Parvovirus Treatment In Dogs

, the dogs will very quickly become infected with parvovirus ...

Parvovirus And Your Dog

Parvovirus (commonly called Parvo) is a viral disease that affects dogs. It is far more common in puppies than adult dogs and can have serious ramifications for the infected animal, including death. Parvo grows best in the rapidly dividing cells of the dog’s intestines. As the virus attacks and kills these cells it causes massive diarrhea and halts or slows the creation of white blood cells. In young puppies it can often directly infect the heart, leading to death.

The symptoms of Parvo start with fever, depression, and lethargy. The dog will usually experience a loss of appetite as well and then eventually show more sever signs like vomiting and diarrhea which is often bloody. Once the virus reaches this stage dehydration and death usually follow.

Parvo is carried and transmitted by dogs. The vomit and feces of an infected animal will also carry the virus which is rather resilient and can survive outside the dog’s body in the surrounding environment for as long as nine months. Sometimes an adult dog can be infected by the virus and show no symptoms but act as a carrier transmitting the virus to the other animals it comes into contact with.

There is no cure for Parvo. Dogs that are infected will die of dehydration without treatment. That treatment primarily consists of providing fluids, giving repeated blood transfusions, and preventing dehydration. The mortality rate in dogs affected by Parvo is about 20% if the dog receives treatment in time. Without treatment, about 80% of those infected will die from it. It is a very serious disease.

Parvo tends to affect some dog breeds more than others. Dobermans, Rottweilers, and other black and tan dogs have a greater chance of contracting the virus. The reason for this is unknown but the fact that these dogs are at higher risk does not mean that owners of other types of dogs can rest easily. Dogs of any breed can become infected.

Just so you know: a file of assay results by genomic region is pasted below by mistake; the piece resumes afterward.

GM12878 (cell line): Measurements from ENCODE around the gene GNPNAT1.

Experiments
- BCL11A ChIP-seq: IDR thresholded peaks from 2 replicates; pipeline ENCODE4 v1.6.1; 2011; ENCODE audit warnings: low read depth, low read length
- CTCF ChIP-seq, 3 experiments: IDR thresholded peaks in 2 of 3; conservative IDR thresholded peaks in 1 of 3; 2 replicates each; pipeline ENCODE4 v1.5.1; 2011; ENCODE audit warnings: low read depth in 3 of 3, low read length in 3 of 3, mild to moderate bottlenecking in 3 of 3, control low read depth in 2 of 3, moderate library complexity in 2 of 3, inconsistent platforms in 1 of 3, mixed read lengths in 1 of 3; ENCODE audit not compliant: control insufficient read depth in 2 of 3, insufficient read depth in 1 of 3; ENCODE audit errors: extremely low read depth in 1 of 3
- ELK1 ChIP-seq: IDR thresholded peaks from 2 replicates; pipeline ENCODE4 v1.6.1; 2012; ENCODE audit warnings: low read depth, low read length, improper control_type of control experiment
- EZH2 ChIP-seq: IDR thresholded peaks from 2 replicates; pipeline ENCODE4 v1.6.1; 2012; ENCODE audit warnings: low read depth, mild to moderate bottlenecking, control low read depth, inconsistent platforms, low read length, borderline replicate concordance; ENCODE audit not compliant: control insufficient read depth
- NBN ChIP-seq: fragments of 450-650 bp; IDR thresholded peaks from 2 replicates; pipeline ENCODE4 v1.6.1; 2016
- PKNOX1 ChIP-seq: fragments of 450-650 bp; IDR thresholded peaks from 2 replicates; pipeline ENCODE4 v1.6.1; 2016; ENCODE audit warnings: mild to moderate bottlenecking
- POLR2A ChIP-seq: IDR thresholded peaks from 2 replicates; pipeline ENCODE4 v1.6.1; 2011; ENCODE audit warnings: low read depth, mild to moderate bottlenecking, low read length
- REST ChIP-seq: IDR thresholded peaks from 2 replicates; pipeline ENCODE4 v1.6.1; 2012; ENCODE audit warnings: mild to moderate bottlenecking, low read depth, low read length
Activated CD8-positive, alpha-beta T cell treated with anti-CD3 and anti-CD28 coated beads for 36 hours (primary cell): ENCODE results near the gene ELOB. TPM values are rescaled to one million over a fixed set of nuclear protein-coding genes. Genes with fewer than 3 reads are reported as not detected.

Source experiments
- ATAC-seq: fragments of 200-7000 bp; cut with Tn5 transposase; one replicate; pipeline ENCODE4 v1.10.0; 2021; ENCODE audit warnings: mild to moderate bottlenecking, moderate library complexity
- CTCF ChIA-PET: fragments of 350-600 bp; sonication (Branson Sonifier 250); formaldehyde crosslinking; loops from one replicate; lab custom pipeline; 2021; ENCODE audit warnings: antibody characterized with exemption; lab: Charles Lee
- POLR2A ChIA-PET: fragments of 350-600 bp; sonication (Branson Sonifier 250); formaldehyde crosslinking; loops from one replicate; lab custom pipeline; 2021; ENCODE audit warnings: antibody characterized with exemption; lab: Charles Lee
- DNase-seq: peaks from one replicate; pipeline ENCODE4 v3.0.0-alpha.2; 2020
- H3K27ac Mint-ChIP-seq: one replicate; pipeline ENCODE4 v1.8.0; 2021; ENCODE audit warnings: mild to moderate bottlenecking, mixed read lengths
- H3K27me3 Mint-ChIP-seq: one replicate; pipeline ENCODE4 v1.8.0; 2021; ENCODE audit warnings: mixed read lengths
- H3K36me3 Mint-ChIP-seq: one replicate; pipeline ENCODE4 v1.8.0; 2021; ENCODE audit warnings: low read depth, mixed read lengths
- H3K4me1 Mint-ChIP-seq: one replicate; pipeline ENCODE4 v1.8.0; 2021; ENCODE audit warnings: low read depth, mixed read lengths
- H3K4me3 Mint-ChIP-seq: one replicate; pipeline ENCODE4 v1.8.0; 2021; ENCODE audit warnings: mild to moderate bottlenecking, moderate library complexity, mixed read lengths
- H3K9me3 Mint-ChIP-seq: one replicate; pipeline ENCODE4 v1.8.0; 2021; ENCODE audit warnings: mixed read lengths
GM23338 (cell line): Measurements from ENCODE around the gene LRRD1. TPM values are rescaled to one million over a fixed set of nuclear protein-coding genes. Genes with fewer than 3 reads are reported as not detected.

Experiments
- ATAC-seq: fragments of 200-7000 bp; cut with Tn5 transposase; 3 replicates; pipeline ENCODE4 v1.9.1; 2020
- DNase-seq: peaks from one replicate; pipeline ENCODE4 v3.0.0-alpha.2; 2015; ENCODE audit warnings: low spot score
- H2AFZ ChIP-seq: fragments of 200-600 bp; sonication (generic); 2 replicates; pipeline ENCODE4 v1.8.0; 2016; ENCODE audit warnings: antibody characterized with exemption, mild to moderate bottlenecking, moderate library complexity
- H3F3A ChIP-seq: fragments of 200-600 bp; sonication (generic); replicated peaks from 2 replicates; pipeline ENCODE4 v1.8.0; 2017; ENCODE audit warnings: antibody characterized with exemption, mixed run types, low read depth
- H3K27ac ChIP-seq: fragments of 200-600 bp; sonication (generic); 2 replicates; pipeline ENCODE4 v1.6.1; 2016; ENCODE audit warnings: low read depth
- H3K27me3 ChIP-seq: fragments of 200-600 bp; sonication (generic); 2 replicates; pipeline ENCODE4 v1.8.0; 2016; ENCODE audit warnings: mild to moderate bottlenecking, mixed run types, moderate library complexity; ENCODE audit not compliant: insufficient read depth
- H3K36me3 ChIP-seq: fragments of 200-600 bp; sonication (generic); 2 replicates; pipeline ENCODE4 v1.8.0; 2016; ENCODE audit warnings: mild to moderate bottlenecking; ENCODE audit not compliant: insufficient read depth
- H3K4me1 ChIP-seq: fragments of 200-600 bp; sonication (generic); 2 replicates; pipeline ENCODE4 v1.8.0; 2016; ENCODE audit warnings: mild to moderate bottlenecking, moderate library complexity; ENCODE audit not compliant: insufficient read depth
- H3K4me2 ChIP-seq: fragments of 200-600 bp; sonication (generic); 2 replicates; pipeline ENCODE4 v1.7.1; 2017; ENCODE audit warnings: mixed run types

While there is no cure for Parvo, puppies can (and should) be vaccinated against it at an early age. Most vets recommend puppies be immunized starting at six weeks of age with vaccinations continuing until twenty weeks of age. Proper immunization is the best way to prevent a dog from contracting Parvo.

About the author: Kirsten Hawkins is a dog lover and animal expert from Nashville, TN. Visit http://www.doghealth411.com/ for more information on dog health, the care of dogs, and dog travel.

Source: http://www.isnare.com/?aid=15076&ca=Pets


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10 Responses to “Parvovirus Treatment In Dogs”

  1. Kristy Chong says:

    What is the survival rate of dogs infected with Parvovirus?
    My one year old Jack Russell/Shih Tzu mix has recently contracted Canine Coronavirus and Parvovirus. He started showing symptoms such as lethargy and loss of appetite on Saturday so we brought him to the vet. Because he only had one vaccination, the vet could not diagnose him immediately. She prescribed him antibiotics, pain killers and vitamins with immune booster liquid.The next day, my dog was feeling better. He was more active. However, later that night, he vomited. The next day (Monday) he vomited three times, once in the morning, afternoon (after we fed him) then in the evening. We rushed him to the vet after and he was tested positive for both diseases. His stool was soft, but not runny. He is now warded and undergoing treatment. But I want to know what are the survival rates in adult dogs contracting Parvovirus. Thanks.

  2. Tasha C says:

    Question about Parvovirus in dogs?
    I adopted 2 puppies ( a chocolate lab and a pit bull ) I took them to the vet to get vaccinations started, mentionted to the vet that the lab had been vomiting and had diarrhea, they ran a parvo test, came back positive, I immediatly came home and reasearched as much as I could, but there is sooo much conflicting information.I know that I am rambling (so sorry) now to my questions. What medications are usually prescribed for treatment, and are all dogs usually kept at the vets for a few days,(mine were sent home with me), how much liquid should I force them to drink and how often?? The medication that was prescribed are Primor, Amforol, and Centrine. 2 for vomiting and diarrhea and one for infection. 4 hours after giving medication the pitbull who was not showing symptoms started vomiting, (a side effect apparently of ALL the medications prescribed, event the ones to PREVENT vomiting.) Is there a better way to treat them, a REAL way.I do not want them to die….Please help me…Please